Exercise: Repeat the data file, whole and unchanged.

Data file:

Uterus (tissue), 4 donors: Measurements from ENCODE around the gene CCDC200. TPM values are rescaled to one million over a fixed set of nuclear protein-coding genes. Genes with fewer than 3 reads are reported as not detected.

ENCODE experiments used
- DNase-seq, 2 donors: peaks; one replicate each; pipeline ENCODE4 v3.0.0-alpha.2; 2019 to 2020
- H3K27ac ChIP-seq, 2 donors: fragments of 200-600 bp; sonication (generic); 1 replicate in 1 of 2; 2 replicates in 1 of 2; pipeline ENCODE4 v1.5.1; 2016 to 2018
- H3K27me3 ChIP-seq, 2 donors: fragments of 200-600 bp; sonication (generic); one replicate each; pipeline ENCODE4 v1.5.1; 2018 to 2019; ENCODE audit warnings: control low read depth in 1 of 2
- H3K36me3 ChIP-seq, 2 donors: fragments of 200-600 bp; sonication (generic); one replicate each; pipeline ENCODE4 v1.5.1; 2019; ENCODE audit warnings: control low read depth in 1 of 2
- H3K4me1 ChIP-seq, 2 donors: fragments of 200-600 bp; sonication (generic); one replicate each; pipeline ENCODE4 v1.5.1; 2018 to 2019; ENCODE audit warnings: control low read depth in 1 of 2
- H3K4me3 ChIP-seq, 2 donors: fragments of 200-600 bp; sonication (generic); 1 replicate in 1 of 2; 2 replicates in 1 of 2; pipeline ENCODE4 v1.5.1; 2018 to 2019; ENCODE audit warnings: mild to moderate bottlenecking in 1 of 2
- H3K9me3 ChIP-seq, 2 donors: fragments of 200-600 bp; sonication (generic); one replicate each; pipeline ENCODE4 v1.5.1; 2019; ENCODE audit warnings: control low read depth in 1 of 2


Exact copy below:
Uterus (tissue), 4 donors: Measurements from ENCODE around the gene CCDC200. TPM values are rescaled to one million over a fixed set of nuclear protein-coding genes. Genes with fewer than 3 reads are reported as not detected.

ENCODE experiments used
- DNase-seq, 2 donors: peaks; one replicate each; pipeline ENCODE4 v3.0.0-alpha.2; 2019 to 2020
- H3K27ac ChIP-seq, 2 donors: fragments of 200-600 bp; sonication (generic); 1 replicate in 1 of 2; 2 replicates in 1 of 2; pipeline ENCODE4 v1.5.1; 2016 to 2018
- H3K27me3 ChIP-seq, 2 donors: fragments of 200-600 bp; sonication (generic); one replicate each; pipeline ENCODE4 v1.5.1; 2018 to 2019; ENCODE audit warnings: control low read depth in 1 of 2
- H3K36me3 ChIP-seq, 2 donors: fragments of 200-600 bp; sonication (generic); one replicate each; pipeline ENCODE4 v1.5.1; 2019; ENCODE audit warnings: control low read depth in 1 of 2
- H3K4me1 ChIP-seq, 2 donors: fragments of 200-600 bp; sonication (generic); one replicate each; pipeline ENCODE4 v1.5.1; 2018 to 2019; ENCODE audit warnings: control low read depth in 1 of 2
- H3K4me3 ChIP-seq, 2 donors: fragments of 200-600 bp; sonication (generic); 1 replicate in 1 of 2; 2 replicates in 1 of 2; pipeline ENCODE4 v1.5.1; 2018 to 2019; ENCODE audit warnings: mild to moderate bottlenecking in 1 of 2
- H3K9me3 ChIP-seq, 2 donors: fragments of 200-600 bp; sonication (generic); one replicate each; pipeline ENCODE4 v1.5.1; 2019; ENCODE audit warnings: control low read depth in 1 of 2